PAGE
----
Delphine (14) has two sisters and three brothers. Their parents died during the genocide. Soldiers collected the children and took them to an Unaccompanied Children's Centre, where they lived for three years. Unfortunately, Jeanne, who was 8 at the time, was separated and had to go to a refugee camp in former Zaire with some neighbours. Once there, the neighbours deserted her, so she came back to Rwanda and stayed with two families. At one stage the Red Cross took her photo to try to trace her family, but they didn't respond. "I thought they had died," she said. "Then someone told me they were alive. I was very happy."

In July 1997 the children's Centre found their grandfather, and Delphine and her brothers and sisters went to live with him, but he had remarried and was struggling to survive himself. Finally the children went back to their parent's home, where they still live today.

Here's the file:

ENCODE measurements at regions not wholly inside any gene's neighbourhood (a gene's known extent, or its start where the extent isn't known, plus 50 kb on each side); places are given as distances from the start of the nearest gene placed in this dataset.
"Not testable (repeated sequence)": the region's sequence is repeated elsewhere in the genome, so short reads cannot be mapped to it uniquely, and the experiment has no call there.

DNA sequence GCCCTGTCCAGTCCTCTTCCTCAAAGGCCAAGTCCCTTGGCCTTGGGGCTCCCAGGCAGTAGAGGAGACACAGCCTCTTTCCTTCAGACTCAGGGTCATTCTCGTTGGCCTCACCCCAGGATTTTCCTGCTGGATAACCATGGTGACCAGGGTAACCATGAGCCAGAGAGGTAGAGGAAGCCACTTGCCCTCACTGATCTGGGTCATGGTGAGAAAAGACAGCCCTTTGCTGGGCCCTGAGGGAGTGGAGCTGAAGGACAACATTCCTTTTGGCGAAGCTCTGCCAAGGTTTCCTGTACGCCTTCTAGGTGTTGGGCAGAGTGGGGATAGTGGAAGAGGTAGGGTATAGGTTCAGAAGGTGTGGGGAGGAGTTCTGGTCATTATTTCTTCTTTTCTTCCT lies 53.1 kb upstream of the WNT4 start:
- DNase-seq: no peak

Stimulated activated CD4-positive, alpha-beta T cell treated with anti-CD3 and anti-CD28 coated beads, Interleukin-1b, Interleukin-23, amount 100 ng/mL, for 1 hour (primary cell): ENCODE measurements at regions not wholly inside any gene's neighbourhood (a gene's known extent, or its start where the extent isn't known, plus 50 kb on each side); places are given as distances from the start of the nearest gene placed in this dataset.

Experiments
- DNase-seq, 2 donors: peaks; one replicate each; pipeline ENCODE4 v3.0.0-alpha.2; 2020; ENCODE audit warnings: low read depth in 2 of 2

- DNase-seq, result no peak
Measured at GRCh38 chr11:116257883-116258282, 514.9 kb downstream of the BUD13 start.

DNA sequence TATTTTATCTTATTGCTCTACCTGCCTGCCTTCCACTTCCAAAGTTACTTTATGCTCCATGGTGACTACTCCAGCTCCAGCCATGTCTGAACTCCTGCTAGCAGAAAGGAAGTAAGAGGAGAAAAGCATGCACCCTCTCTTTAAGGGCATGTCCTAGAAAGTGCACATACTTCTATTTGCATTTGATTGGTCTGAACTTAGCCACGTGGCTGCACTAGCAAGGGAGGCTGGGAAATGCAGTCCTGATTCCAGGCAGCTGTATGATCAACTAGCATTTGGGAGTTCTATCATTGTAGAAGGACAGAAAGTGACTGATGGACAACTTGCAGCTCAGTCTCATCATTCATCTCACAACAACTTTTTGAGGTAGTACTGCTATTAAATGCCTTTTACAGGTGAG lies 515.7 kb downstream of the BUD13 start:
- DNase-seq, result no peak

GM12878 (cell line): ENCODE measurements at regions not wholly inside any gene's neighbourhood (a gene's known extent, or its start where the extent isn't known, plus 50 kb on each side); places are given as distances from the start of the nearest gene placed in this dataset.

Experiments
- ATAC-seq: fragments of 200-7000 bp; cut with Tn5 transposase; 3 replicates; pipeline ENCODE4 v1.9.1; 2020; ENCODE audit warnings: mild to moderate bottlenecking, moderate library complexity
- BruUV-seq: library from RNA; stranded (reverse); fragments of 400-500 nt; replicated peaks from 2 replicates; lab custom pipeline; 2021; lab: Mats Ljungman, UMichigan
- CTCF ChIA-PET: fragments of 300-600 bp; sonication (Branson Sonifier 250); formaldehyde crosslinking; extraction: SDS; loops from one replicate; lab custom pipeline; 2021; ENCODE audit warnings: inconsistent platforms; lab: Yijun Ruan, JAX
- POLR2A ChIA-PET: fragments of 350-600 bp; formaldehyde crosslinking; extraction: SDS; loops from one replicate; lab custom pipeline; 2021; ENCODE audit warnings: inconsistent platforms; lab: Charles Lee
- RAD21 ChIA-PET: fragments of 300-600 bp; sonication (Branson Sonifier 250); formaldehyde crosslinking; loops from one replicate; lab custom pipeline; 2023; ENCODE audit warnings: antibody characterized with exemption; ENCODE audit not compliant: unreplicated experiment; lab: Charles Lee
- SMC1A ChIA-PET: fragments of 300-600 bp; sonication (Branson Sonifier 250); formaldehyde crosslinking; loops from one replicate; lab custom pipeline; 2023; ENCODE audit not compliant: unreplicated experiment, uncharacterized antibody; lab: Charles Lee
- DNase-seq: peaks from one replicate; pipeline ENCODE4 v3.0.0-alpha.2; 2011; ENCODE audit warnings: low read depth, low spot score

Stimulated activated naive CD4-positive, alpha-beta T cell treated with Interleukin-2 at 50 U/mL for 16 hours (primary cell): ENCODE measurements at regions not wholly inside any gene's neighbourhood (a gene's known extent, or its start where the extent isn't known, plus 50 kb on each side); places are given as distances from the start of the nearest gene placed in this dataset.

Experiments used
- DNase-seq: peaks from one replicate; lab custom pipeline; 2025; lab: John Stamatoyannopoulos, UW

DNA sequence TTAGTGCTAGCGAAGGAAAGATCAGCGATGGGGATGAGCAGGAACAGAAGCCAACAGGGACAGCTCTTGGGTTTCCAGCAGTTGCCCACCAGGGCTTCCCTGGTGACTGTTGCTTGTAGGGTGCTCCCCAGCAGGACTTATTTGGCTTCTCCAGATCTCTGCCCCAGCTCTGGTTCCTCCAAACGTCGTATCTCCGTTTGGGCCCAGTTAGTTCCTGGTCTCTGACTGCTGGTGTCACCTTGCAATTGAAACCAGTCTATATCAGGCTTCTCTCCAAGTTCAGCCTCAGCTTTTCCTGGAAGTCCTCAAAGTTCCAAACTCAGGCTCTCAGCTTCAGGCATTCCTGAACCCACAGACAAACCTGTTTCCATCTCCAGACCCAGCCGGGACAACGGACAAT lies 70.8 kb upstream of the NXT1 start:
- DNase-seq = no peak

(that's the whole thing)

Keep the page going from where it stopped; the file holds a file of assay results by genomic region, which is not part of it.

The house is bare. Two small beds, each with a single woollen blanket, is all the furniture they have. Here the children sleep, two in one bed and four in the other. They have no water supply and only one pot for cooking. They survive because "every good person gives us food." World Vision helps provide beans and rice, and high protein biscuits for the youngest child, who is malnourished.

The children have started to make mats and baskets, which they sell to make a little money. They also all go to school, a considerable achievement for an orphan family. Delphine is doing quite well, and may even go on to secondary school.